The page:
"Then shall the prophet be known that the Lord hath truly sent him": And not till then; it is the event that must make it manifest. In the other case, it may be in a good measure known before it comes to pass, and, whether it comes to pass or not, that a prophet is a true prophet. Because his prophecies are agreeable to the word and the declared will of God. Contain evils threatened on account of sin, and in order to bring men to repentance, which must needs be right. And besides, they have no interest of their own to serve, but run contrary to the stream of the people, and are exposed to their rage and censure. Whereas, a man that prophesies of peace, he is more to be suspected of flattering the people, and of prophesying out of his own heart. And nothing but the event can show him a true prophet. Which if he delivers with a condition, that the people do not do that which is evil in the sight of God. To provoke him to deny them the promised good, is always certainly fulfilled. And if it is not, then he appears manifestly a false prophet.

The final proof of whether a prophet is a true prophet or not, is whether the prophecy comes true or not. If the LORD truly sent the prophet, his words will come to pass.

Jeremiah 28:10 "Then Hananiah the prophet took the yoke from off the prophet Jeremiah's neck, and brake it."

“Took the yoke … brake it”: The phony prophet, in foolishness, removed the object lesson from the true spokesman and broke it as a sign of his own prediction coming true (compare verses 2-4, 11).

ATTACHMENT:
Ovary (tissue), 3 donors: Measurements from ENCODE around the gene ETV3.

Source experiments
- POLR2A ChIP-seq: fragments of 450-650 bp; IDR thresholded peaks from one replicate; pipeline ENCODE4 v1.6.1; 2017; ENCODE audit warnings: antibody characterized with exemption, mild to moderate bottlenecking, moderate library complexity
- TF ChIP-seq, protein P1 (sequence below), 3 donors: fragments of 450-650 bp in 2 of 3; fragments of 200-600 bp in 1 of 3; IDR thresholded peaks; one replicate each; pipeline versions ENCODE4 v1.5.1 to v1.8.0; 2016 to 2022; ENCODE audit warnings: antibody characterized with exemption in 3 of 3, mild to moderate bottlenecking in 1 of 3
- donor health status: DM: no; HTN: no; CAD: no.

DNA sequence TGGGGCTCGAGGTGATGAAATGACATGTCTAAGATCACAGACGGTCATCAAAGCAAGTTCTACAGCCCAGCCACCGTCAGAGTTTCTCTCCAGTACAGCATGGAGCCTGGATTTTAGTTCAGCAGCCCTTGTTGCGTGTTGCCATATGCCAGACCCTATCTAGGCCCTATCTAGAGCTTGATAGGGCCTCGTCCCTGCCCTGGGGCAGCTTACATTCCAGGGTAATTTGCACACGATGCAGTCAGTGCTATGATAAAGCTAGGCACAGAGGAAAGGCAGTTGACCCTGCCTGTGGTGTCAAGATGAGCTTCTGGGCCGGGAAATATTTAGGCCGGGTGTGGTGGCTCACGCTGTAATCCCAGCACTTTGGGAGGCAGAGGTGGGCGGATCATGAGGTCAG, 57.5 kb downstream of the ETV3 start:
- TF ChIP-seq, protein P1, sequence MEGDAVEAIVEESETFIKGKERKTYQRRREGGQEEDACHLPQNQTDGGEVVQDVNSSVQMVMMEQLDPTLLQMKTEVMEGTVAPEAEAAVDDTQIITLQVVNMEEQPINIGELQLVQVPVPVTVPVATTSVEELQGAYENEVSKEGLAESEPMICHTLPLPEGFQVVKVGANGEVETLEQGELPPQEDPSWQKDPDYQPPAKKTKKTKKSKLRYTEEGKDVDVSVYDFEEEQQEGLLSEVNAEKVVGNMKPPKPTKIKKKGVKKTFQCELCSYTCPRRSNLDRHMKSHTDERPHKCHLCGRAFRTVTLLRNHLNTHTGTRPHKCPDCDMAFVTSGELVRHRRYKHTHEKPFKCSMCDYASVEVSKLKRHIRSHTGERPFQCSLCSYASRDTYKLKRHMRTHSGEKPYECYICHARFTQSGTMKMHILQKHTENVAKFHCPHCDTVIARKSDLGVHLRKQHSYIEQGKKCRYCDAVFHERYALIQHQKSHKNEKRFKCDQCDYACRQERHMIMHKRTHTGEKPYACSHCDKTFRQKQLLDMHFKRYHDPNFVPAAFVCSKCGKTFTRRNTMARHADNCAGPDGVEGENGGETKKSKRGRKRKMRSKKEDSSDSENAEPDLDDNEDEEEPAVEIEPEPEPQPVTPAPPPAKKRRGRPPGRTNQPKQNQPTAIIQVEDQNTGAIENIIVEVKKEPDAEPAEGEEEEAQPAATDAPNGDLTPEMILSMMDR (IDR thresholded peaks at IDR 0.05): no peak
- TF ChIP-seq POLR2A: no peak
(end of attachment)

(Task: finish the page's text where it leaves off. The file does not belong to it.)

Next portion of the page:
Jeremiah had been wearing the yoke on his neck to give the people a visible sign of their captivity. Only God should have removed the yoke from Jeremiah.

Jeremiah 28:11 "And Hananiah spake in the presence of all the people, saying, Thus saith the LORD; Even so will I break the yoke of Nebuchadnezzar king of Babylon from the neck of all nations within the space of two full years. And the prophet Jeremiah went his way."

Explaining to them his meaning, in taking the yoke, and breaking it.

"Saying, thus saith the Lord": Wickedly making use of the Lord's name, to give countenance to his words and actions.

"Even so will I break the yoke of Nebuchadnezzar king of Babylon from the neck of all nations, within the space of two full years": The time he had fixed for the bringing back of the vessels of the sanctuary (Jer. 28:3).

"And the prophet Jeremiah went his way": Showing thereby his opinions for him, and intense dislike of his lies and blasphemies. Patiently bearing his actions and disrespectful behavior; and prudently withdrawing to prevent riots and mayhem. Returning no answer till he had received one from the Lord himself, which he quickly had.

The time table that Hananiah gave would make him a true prophet or a false prophet, within the two years spoken. Jeremiah left because he knew this was not true.

Jeremiah 28:12 "Then the word of the LORD came unto Jeremiah [the prophet], after that Hananiah the prophet had broken the yoke from off the neck of the prophet Jeremiah, saying,"

When in his own house or apartment, to which he retired. And this came to him either in a vision or dream, or by some articulate voice. Or by an impulse upon his spirit, directing him what to say to the false prophet.